Delegating Denver #26 of 56: Michigan
Total Number of Delegates: 157 Pledged: 128 Unpledged: 29
How to Recognize a Michigan Delegate: Michigan has a lot to answer for. Two of the nation's greatest problems, aside from Mitt Romney and Madonna, can be blamed on industries based in Michigan. Global warming is the spawn of Detroit's auto industry, and America's obesity epidemic can ultimately be traced back to the unholy alliance between Monroe-based La-Z-Boy recliners and Marshall's Homemade Fudge of Mackinac Island. Clearly, Michiganders love to live life while comfortably seated, whether behind the wheel of an automobile or parked at the snack tray in front of their televisions. But that doesn’t mean they’re lazy: From their sedentary positions, Michiganders have created the American Autoworkers Union, the largest labor organization in North America. They are fully aware of the importance of the American worker and manufacturing to the United States economy. They always look for the "Made in America" union label when shopping for everything from cars to clothes. This is why Michigan delegates will stand out from the rest. They'll look vaguely like cable installers or warehouse counter help, because they wear American-made clothes from Dearborn-based Carhartt. Both sexes will dress in carpenter jeans and nylon insulated vests. Male delegates will tend to coordinate their look with a long-sleeved Tradesman Workshirt, while females typically pick the dressier Snap-front Twill Workshirt.
Famous Michiganders: Automotive pioneers Henry Ford and John Dodge; furniture designer Florence Knoll; superstar Madonna and her sidekick, Sandra Bernhard; Motowners Smokey Robinson, Diana Ross and Stevie Wonder; rockers Alice Cooper, Anthony Kiedis and Kid Rock; Insane Clowns Joseph Bruce and Joseph Utsler; singer-songwriters Glenn Frey and Sufjan Stevens; Sonic Youth drummer Steve Shelly; GOP pop stars Sonny Bono, Ted Nugent and Mitt Romney; Saturday Night Live cast members Gilda Radner, Tim Meadows and David Spade; comedic geniuses Lily Tomlin and Andy Richter; Star Wars voice-over actors David Allen Grier and James Earl Jones; film director John Hughes; shockumentarian Michael Moore; cartoonists Windsor McCay and Craig Thompson; Pulitzer Prize-winning novelist Jeffrey Eugenides.
Famous Michigan Democrats: Current longest-serving congressman John Dingell; current second-longest-serving congressman John Conyers, senior senator Carl Levin; junior senator Debbie "D-Stabs" Stabinow; Congressional Black Caucus chairwoman Carolyn Cheeks Kilpatrick.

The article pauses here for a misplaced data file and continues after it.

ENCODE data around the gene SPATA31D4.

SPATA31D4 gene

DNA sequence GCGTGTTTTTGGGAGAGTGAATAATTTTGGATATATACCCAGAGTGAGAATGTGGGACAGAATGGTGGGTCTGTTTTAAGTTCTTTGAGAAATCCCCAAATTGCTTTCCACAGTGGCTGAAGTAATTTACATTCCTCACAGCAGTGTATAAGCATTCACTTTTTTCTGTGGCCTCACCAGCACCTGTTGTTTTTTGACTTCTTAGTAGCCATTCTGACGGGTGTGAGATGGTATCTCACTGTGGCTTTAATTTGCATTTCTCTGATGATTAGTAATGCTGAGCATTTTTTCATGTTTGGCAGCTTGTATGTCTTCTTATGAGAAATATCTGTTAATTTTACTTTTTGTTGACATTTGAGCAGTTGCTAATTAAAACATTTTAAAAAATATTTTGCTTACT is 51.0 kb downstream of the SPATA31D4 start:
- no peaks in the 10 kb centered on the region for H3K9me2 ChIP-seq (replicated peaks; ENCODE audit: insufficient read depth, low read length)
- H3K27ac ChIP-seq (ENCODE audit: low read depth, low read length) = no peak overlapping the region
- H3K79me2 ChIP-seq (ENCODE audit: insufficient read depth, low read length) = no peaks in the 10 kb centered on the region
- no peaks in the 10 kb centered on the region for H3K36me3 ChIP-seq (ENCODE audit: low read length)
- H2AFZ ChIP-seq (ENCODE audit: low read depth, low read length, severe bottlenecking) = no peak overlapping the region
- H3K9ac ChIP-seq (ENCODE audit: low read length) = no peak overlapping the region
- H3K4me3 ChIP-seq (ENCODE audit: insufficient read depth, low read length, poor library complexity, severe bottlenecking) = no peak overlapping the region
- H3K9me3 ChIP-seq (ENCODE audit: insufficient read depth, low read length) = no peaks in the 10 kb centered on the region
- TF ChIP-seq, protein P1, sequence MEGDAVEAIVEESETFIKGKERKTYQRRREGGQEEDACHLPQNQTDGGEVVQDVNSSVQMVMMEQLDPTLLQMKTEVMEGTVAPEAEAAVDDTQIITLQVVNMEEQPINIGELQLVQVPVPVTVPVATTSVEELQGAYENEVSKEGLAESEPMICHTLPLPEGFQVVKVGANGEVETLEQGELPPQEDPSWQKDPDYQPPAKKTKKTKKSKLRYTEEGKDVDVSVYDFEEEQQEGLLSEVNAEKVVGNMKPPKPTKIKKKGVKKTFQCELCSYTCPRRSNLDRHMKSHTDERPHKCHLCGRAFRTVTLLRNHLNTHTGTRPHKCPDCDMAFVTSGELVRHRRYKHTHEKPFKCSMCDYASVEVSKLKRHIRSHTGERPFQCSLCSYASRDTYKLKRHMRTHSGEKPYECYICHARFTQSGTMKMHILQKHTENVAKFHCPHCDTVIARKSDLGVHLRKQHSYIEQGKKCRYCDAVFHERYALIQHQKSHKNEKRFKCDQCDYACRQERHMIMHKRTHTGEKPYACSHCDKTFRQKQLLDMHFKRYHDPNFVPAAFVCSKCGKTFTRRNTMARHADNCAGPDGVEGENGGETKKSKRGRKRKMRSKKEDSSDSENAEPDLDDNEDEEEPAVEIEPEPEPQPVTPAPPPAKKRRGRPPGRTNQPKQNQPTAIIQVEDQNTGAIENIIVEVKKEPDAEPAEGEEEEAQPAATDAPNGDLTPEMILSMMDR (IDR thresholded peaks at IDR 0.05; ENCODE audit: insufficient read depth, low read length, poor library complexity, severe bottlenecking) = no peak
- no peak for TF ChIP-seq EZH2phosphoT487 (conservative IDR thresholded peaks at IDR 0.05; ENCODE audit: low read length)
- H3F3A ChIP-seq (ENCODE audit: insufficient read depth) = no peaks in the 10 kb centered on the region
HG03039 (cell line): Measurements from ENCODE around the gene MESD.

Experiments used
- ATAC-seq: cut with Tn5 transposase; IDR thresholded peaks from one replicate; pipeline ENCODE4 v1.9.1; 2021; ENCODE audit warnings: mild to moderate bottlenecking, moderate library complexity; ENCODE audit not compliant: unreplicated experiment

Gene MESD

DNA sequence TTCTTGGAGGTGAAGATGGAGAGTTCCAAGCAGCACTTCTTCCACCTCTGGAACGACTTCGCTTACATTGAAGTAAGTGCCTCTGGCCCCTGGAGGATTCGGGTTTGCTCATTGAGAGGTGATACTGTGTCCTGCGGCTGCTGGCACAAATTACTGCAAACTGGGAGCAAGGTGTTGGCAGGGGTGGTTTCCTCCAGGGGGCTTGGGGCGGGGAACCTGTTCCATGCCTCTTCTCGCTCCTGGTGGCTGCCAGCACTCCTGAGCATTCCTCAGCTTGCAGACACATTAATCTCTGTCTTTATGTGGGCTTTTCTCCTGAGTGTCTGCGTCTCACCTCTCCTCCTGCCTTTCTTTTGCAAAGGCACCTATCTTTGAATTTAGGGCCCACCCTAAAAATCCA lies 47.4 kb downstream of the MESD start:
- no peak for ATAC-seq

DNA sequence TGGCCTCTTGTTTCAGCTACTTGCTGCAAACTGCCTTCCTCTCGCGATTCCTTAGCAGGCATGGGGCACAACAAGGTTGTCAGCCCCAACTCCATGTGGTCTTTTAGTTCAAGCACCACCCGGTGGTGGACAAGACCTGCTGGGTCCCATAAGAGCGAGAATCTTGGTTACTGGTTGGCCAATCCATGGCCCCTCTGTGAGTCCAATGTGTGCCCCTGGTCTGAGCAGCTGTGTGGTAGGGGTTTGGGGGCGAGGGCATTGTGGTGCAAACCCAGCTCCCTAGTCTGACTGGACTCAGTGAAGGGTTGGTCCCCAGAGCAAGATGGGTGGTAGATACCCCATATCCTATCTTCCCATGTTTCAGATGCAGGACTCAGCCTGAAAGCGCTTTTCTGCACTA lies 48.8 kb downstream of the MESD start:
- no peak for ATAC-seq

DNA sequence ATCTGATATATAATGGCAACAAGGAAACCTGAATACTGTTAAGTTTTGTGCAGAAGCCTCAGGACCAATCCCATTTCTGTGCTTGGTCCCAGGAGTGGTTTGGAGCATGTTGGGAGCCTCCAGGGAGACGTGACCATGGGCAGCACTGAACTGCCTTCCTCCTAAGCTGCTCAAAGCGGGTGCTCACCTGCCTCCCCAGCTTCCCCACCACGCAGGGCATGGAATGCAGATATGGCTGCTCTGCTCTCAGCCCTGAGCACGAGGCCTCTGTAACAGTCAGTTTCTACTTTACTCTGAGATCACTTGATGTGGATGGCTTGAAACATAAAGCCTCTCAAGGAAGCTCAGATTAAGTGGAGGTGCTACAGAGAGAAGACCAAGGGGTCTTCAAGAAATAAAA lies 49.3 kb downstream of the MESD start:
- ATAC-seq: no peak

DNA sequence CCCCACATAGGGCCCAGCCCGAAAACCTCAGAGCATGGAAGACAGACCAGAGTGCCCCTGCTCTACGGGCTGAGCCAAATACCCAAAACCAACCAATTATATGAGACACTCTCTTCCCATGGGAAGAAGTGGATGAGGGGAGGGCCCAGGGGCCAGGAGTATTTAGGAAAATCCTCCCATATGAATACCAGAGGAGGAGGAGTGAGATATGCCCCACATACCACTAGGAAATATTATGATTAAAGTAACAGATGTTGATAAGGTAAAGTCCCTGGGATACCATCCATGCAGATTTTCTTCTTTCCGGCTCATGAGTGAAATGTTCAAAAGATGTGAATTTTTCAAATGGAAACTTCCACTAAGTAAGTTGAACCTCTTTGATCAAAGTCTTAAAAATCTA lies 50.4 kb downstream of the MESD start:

Famous Michiganders With Denver Connections: 9News entertainment diva Kirk Montgomery; CBS4 entertainment dingus Greg Moody; News2 reporter Jann Tracey; Rattlebrainer Jeff Kosloski; chanteuse Dianne Reeves; ex-Broncos quarterback Craig Morton.
State Nickname: The Great Lakes State, The Wolverine State (official); The Frosted Flakes State, Pot Hole Paradise (unofficial) Population: 10,095,643 Racial Distribution: 78% white, 14% black, 3% Asian, 1% Native American, 4% Hispanic Per Capita Personal Income: $30,439 Unemployment: 7.4%
RECOMMENDATIONS FOR MICHIGAN DELEGATES
Most Michigander Denver Neighborhood: Northeast Park Hill
Most Michigander Bar: Purple Martini Tabor Center, 16th Street Mall 1201 16th Street Urban Michiganders can enjoy panoramic views of the skyline and the mountains while sitting in a glass bridge that spans Lawrence Street. Yoopers can sneak away and whoop it up at the ESPN Zone next door.
Most Michigander Restaurant: Pete's Kitchen 1962 East Colfax Avenue Where the official Michigan state food, cherry pie, is available 24 hours a day.
Best Day Trip: Terry's Museum at the Rambler Ranch, Elizabeth
Most of the Delegating Denver day trips are specifically planned to match a single state delegation with a Colorado site that is open to the public. However, this excursion teams Michigan with Wisconsin for a tour of the very private — and very spectacular — Rambler Ranch. Don't expect to see cattle: The herd here consists of over 600 restored AMC classic cars. The American Motors Corporation began as a merger between independent automakers Nash and Hudson and was based in Southfield, Michigan. Company president George Romney, father of 2008 Republican presidential candidate Mitt Romney, also served as 43rd governor of Michigan from 1963 to 1969. The manufacturing plant was located in Kenosha, Wisconsin, and turned out Ramblers, Gremlins, Pacers and Eagles. The "wrangler" at Rambler Ranch, Terry Gale, rounds up each of these models and displays them as art. His museum includes an 18,000-square-foot Hall of Ramblers situated in chronological order from 1958 to 1988. The collection is the largest in the world and is enhanced by a mouthwatering array of motoring memorabilia from the golden age of American gas stations. To see this private collection, which is equally important to Michigan and Wisconsin history, delegates need to plan their visit now. Start with Internet searches to find Terry's museum contact info, then arrange your "stampede" to this spectacular spread on the high plains south of Denver. To review: Rambler Ranch is not open to the public. Entry is granted only to members of groups who have scheduled their visit in advance.
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